Hundreds of horseshoe snakes have been spotted in the Balearic Island, particularly in the north-east of the country.
Since April alone, at least 200 have been captured on the island after being spotted in gardens, dirt tracks and even in the basements of some houses on the island.
And although the creatures are not considered dangerous as they are not poisonous, they are still thought to be very aggressive towards humans.
Scientist Piña Fernández explained the snakes “snap when they feel threatened” and the bite can be very painful.
According to the local newspaper Mallorca Magazine, some of the residents are so afraid of the snakes that they are no longer going to their holiday homes in the countryside.
The horseshoe snakes are not a domestic breed, and have arrived on the island during the past 15 years because of the import of plants such as olive trees from Andalusia.
And because they do not have any natural enemies on the Balearic Island, they have been able to multiply rapidly.
The Balearic Ministry of the Environment said: “The authority has set up around 200 snake traps. The captured animals are euthanised and studied at the Balearic University.
“Our goal is to study and locate the animals carefully, so as to be able to tackle the spread.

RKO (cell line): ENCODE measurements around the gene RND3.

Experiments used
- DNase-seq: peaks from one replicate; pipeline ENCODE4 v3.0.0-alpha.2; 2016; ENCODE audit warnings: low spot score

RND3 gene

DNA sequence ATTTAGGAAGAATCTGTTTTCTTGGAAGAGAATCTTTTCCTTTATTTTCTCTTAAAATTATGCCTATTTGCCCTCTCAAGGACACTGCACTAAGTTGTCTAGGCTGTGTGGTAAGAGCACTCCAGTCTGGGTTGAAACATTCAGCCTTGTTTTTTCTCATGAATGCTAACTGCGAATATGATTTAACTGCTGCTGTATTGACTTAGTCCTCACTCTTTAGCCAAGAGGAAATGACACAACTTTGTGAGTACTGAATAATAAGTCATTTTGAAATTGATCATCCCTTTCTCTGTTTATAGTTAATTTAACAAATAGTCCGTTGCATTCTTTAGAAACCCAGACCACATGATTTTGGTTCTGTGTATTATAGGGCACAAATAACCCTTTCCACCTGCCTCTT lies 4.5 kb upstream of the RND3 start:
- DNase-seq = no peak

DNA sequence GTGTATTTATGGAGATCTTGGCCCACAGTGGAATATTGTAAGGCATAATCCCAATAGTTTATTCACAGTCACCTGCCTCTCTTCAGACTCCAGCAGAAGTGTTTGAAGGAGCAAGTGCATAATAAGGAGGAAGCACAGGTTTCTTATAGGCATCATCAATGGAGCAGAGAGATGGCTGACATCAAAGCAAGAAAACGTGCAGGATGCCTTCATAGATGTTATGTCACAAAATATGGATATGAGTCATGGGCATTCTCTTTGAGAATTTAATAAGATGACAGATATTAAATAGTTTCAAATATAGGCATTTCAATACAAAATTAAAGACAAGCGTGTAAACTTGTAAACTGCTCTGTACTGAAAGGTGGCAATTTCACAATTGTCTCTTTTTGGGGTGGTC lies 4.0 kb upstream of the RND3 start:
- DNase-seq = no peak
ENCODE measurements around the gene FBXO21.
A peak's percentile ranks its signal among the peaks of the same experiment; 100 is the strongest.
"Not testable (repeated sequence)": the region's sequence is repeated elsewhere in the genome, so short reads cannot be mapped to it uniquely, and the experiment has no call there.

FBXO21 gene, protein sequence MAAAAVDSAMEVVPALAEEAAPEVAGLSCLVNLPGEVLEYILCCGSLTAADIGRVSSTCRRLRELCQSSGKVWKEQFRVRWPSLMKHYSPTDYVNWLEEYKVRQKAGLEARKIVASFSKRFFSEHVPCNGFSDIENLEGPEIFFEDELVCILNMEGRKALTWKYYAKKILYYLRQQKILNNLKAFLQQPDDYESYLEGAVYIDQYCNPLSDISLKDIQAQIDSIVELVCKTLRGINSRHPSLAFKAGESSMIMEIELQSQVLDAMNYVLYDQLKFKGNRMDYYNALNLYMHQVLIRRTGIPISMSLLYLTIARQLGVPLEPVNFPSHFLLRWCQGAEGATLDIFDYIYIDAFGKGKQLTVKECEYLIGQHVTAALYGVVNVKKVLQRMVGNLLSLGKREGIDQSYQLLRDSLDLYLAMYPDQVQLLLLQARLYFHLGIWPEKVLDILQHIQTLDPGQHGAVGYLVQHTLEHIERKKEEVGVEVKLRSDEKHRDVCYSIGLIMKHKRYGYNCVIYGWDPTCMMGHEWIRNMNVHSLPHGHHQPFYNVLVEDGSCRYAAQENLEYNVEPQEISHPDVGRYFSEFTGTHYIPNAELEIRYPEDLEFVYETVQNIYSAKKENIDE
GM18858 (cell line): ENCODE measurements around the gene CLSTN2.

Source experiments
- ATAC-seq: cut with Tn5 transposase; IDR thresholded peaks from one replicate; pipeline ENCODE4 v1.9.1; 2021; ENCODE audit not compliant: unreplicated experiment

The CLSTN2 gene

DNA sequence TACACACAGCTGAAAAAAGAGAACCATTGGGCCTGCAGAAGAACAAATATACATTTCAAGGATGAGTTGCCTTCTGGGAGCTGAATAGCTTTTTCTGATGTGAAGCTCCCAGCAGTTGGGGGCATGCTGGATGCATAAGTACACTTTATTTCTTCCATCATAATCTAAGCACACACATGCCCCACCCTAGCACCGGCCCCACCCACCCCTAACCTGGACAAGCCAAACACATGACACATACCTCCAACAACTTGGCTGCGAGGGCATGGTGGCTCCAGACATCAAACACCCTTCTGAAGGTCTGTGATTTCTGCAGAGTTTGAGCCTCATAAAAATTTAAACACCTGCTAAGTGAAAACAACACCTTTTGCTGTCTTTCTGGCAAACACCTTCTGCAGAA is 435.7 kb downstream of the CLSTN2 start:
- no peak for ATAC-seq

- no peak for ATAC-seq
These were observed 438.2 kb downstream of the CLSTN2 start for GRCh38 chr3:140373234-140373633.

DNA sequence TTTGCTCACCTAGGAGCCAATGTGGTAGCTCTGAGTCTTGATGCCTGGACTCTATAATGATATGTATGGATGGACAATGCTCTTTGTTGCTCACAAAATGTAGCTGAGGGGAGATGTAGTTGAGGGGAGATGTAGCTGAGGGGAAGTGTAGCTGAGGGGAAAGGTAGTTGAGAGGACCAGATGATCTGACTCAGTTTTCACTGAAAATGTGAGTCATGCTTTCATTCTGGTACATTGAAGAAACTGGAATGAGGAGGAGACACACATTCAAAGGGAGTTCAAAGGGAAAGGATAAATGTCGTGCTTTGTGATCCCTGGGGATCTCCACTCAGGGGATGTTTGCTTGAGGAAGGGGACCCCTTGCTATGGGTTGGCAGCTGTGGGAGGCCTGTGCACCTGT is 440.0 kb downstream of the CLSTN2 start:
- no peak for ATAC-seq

“Meanwhile the reptiles have spread almost everywhere on the island.”
The plague of snakes comes after chaos gripped Spanish holiday hotspots including Barcelona, Palma and Bilbao following a series of anti-tourism protests and airport strikes.
Last week, radicals carrying flare guns were seen targeting diners at a Marina restaurant in Palma, screaming “go home” and a number of public spaces have also been defaced with stickers carrying the slogans “tourism kills the city” and “tourists go home”.
However, the protests have not been confined to Spain and there are growing calls from locals on holiday destinations across the continent to bring an end to uncontrolled tourism.
(Additional reporting by Monika Pallenberg)